This week I was reflecting on my IT journey in the last few years and how I successfully adopted new technology. I thought that sharing this type of information may be helpful to those out there that are either about to start or in the middle of their integration of Intel® vPro™ Technology. First things first, here’s an illustration of the different camps within an IT shop (architecture, engineering, operations, finance, security) and then of course there is the leadership (mgmt) that provides air cover for such new adoptions / also a key stakeholder in the success.
For each of these camps there is a different perspective and frames of reference, therefore let me dive into each one.
ARCHITECTURE: for the architect community, the requirement is to understand their 3-5 year roadmap and how a new client technology fits in - does it violate any major design rules, does it embrace the technology strategy?. Specifically the focus is around conceptual and reference architecture with focus on high level themes i.e. Compliance, Provisioning, Remediation, Automation, Virtualization. The vantage point here is looking at the big picture and being able to define it in relationship to the rest of the architecture. This includes the BDAT model as well (business, data, applications and technology), focus is around the business process changes, data architecture changes with respect to where data is being stored, retained, transmitted, etc.. Applications are all about the application architecture requirements and potentially any changes to the high level picture.
ENGINEERING: for engineering it’s all about the connection points, ports, protocol’s, access rights. What I find very compelling in this realm is that the dialogue is around AS IS and TO BE solution architecture with heavy reference to the BDAT model output. How does it specifically fit in w/ the rest of the pieces, what is the traffic pattern, what is the fault tolerance, how does it reuse the pieces of infrastructure already in place, how does each level of the support stack manage their respective pieces without breaking the separation of duties requirements, scaling out ramifications.
OPERATIONS: for operations it all about what is the process change, realization of the value and how does it all work. As you dig in more in this area it is about the 1-x process steps required, there is a heavier view on automation of remedial tasks, there is focus on ownership of problems, reliability of the solution, SLA’s, OLA’s (operational level agreements). The dialogue for operations is about the minutes it takes to operate a given function, the time to execute, back out, re provision, etc.. This is where the business process understanding and changes are the most critical as they are truly tested in live production scenarios
FINANCE: for finance, it’s a few things that I think are important to know, it’s not all about the ROI & TCO, however that is about 90% of it. The other 10% is primarily focused on how this solution would enable company objectives, goals and vision. They are also the keepers of the value (from Headcount, costs, impact, including how to verbalize) when it’s all said and done, as they play the role in delivering a projected vs. actual account of the events, therefore their keen involvement and insight is important. An Enlisted finance manager can make a world of difference.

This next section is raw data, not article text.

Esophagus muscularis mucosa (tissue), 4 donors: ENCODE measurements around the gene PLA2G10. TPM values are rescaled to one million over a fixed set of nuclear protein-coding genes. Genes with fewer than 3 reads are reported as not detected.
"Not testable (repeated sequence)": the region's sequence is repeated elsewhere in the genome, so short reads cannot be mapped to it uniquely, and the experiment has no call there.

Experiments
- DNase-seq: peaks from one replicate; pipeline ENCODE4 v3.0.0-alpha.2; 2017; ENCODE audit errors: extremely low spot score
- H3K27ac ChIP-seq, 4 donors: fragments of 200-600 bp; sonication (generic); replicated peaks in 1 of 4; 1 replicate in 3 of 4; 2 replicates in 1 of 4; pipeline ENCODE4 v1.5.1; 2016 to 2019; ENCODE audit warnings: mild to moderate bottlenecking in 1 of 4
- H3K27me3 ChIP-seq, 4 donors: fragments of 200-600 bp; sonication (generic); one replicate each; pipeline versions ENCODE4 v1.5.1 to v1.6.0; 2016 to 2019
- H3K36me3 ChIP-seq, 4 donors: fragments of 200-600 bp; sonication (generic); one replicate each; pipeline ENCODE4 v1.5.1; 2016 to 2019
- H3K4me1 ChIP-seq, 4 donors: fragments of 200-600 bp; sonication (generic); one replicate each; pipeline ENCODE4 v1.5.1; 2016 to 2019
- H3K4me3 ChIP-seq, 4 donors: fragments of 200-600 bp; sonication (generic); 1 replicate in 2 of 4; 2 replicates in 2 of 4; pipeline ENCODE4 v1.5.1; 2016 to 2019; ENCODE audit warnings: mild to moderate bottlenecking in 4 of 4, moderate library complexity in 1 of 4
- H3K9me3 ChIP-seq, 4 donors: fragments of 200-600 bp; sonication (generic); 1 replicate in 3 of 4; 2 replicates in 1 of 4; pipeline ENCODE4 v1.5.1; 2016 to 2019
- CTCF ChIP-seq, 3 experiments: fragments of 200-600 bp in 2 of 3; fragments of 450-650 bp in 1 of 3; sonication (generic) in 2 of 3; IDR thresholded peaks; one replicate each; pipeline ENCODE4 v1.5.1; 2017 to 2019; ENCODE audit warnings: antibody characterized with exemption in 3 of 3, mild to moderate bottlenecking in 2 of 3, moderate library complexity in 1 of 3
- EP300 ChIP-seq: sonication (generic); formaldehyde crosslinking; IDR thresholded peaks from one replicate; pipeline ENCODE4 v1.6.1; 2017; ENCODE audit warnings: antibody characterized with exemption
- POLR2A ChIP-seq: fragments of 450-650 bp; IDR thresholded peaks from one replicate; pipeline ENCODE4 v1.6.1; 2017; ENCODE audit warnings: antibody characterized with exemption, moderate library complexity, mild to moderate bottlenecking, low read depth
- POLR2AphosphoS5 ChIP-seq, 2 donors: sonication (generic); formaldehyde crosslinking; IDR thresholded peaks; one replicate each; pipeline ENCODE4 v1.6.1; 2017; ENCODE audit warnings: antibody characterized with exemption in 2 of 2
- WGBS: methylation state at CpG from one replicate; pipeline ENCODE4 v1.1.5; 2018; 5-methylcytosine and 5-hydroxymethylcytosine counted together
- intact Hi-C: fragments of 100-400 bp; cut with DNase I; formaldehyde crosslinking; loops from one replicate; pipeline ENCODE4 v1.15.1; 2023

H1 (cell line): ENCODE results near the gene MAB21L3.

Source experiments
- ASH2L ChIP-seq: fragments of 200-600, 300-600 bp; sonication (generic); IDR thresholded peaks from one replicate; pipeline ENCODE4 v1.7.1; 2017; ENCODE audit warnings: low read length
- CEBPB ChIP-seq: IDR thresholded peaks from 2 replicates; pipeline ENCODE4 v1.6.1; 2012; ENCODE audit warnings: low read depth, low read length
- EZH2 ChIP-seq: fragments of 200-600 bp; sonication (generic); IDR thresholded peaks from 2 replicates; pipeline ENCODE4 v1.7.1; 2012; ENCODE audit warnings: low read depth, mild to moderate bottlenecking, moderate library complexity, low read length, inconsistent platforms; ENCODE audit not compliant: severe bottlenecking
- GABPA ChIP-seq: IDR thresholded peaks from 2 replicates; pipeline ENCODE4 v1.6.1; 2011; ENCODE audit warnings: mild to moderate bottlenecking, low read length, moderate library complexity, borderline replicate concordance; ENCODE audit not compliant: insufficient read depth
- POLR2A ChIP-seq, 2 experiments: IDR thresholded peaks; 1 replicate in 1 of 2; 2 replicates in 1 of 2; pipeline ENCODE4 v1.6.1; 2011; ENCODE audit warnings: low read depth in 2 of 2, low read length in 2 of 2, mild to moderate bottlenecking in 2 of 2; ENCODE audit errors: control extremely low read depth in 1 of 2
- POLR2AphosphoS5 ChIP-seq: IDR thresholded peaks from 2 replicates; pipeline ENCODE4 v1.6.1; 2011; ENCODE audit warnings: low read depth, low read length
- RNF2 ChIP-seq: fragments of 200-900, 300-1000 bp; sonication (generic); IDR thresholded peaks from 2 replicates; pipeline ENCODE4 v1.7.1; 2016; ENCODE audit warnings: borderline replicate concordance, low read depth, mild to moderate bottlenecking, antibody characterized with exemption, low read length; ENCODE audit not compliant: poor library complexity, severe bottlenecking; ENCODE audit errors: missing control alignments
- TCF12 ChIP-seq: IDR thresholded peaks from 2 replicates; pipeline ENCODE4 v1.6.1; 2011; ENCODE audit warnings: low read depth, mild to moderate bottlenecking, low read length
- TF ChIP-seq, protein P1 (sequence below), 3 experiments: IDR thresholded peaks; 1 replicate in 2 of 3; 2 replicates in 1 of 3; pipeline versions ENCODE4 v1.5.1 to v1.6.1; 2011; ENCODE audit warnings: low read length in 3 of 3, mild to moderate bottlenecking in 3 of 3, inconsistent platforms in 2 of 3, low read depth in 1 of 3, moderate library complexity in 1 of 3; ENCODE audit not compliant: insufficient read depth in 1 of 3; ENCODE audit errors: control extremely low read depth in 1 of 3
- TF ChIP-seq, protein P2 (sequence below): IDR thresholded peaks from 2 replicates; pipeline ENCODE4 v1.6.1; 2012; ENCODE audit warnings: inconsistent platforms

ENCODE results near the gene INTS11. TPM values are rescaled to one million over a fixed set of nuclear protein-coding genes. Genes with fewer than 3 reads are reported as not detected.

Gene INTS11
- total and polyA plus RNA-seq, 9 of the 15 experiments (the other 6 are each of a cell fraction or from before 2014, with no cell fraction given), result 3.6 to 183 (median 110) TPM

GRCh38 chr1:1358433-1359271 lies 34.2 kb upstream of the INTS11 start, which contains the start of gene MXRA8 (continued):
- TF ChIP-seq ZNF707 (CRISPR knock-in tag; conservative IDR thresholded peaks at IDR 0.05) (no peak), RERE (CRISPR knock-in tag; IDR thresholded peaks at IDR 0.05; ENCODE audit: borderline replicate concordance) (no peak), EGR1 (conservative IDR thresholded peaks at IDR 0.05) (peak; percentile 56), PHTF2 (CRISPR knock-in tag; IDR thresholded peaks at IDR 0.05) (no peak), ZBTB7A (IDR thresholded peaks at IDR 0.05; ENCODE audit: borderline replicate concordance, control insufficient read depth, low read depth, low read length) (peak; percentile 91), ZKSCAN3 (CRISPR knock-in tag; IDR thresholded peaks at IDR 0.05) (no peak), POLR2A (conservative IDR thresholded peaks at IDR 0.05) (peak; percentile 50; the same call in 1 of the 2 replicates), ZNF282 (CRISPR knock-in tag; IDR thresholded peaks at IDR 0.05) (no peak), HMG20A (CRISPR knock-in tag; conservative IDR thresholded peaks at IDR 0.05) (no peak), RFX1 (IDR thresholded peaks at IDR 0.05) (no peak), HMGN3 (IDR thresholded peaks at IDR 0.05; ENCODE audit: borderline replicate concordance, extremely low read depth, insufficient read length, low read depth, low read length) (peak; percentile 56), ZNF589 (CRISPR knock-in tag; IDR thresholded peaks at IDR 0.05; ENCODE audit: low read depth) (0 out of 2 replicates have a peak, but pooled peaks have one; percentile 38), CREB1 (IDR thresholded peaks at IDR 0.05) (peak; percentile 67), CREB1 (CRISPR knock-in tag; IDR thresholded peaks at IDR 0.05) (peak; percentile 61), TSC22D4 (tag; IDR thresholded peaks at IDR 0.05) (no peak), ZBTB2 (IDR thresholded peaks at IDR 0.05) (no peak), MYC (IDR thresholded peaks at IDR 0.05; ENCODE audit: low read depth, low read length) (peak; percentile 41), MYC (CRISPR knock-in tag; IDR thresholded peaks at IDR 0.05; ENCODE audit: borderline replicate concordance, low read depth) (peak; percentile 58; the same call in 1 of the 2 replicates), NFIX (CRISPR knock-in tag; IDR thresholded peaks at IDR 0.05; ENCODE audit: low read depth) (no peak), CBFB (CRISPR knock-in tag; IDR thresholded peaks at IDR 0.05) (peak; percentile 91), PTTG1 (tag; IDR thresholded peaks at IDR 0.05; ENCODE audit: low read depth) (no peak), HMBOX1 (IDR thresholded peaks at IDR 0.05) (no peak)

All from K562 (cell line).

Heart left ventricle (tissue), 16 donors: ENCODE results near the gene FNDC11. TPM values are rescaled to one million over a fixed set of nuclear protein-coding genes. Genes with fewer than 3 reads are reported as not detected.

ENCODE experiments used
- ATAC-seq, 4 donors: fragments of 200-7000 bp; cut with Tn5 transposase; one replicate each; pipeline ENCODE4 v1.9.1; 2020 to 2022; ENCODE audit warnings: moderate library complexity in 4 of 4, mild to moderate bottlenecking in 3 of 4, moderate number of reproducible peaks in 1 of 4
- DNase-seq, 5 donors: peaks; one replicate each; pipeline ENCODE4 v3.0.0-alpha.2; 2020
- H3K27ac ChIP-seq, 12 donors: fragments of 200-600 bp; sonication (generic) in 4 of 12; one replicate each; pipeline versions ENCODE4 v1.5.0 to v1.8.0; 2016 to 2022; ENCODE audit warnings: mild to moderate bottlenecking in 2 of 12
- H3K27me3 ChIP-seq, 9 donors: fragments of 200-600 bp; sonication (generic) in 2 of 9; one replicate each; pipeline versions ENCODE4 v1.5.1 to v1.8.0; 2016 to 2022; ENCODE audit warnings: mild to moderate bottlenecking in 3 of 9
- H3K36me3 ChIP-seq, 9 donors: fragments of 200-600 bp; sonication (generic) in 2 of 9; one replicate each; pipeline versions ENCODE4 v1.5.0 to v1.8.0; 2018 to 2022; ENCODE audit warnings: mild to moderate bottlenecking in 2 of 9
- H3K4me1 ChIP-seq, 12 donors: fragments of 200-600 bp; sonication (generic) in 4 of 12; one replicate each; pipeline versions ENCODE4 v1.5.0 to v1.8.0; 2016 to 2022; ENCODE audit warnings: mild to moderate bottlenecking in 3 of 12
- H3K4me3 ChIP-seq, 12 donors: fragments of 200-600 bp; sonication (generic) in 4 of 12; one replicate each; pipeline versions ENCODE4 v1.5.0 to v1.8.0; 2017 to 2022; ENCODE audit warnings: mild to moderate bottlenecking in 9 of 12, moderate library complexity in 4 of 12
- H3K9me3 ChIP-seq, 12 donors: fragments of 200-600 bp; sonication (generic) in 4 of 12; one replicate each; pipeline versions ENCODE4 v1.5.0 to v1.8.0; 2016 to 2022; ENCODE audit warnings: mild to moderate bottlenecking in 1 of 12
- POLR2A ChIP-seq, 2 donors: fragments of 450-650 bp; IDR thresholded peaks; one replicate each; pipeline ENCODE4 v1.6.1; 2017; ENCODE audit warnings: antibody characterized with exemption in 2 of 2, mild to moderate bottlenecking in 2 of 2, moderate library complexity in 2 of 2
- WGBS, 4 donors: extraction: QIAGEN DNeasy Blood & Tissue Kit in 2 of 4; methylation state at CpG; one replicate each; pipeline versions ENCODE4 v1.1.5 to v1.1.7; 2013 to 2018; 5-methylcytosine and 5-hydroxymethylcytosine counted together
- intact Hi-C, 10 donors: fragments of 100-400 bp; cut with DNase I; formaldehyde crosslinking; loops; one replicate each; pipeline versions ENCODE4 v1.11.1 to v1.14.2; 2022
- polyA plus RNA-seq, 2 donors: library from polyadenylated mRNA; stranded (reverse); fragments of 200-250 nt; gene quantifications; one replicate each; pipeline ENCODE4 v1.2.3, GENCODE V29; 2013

SECURITY: I initially did not draw in security & then went back to add this into the picture above. Why you ask? Well, years back security was an afterthought, however Ever since the Code Red/Nimda/SQL Slammer days – they’ve had a pretty strong foothold in decisions within IT – especially in evaluating new technologies… They have to ensure that the ‘last mile’ is covered in the enterprise, 1 box can wreak havoc on the network, etc. What this means is that it’s all about CIA (Confidentiality, Availability & Integrity), therefore diving into the technology & understanding the RISK is the key part here (specifically the Risk Assessment).
LEADERSHIP/MANAGEMENT: the focus here is around not just being an “approver” but to also being a champion for the new technology. The goal is to have them very aware & equally as passionate as the adopter of the technology. If you can drive this passion from the top the air cover is significant in removing roadblocks that may arise.
So is one more important than the other? No, they are all critical for full adoption, however I will highlight that the message crafted towards the leadership team is critical.
Does a small/medium IT shops have these same challenges? I think so, they are just differing in size of the work required . for example in a small business the IT director may be participating in arch-eng-ops type of roles and rolling out the technology, where as in large enterprises these may be broken out over different people and groups.
So.. how do you go for the WIN?
My past has taught me that if I can understand the differing roles, what is needed to satisfy their requirements, the process is smoother (not perfect). I have also realized that sometimes even in IT you have to put on a marketing’ish type of role to help push the adoption along, whether it’s brown bag lunch meetings to show off the technology or just asking the Sr. Exec to join you in the data center for a hands on demo. In every case of new technology I’ve enlisted a team of passionate peers that see the vision and then together we tackle the key area’s as a team, while also diffusing that passion to others.
I’d like to share some examples of each area if there is interest in the community, specifically focused around Intel® vPro™ Technology. please comment back and then I will attach examples for each..
Also. What have I missed? What key questions do you think need to get answered for a “WIN”.